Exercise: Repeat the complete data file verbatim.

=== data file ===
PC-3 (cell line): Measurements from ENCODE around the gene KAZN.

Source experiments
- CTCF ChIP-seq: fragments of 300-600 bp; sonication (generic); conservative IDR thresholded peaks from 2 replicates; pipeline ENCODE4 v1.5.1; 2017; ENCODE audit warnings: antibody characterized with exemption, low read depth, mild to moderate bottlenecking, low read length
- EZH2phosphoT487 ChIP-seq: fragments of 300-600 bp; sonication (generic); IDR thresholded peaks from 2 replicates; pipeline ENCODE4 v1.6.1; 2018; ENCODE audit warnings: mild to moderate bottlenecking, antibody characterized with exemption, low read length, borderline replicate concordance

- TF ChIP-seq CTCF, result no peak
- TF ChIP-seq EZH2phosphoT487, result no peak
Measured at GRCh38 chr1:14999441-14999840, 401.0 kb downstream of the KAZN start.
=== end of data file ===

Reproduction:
PC-3 (cell line): Measurements from ENCODE around the gene KAZN.

Source experiments
- CTCF ChIP-seq: fragments of 300-600 bp; sonication (generic); conservative IDR thresholded peaks from 2 replicates; pipeline ENCODE4 v1.5.1; 2017; ENCODE audit warnings: antibody characterized with exemption, low read depth, mild to moderate bottlenecking, low read length
- EZH2phosphoT487 ChIP-seq: fragments of 300-600 bp; sonication (generic); IDR thresholded peaks from 2 replicates; pipeline ENCODE4 v1.6.1; 2018; ENCODE audit warnings: mild to moderate bottlenecking, antibody characterized with exemption, low read length, borderline replicate concordance

- TF ChIP-seq CTCF, result no peak
- TF ChIP-seq EZH2phosphoT487, result no peak
Measured at GRCh38 chr1:14999441-14999840, 401.0 kb downstream of the KAZN start.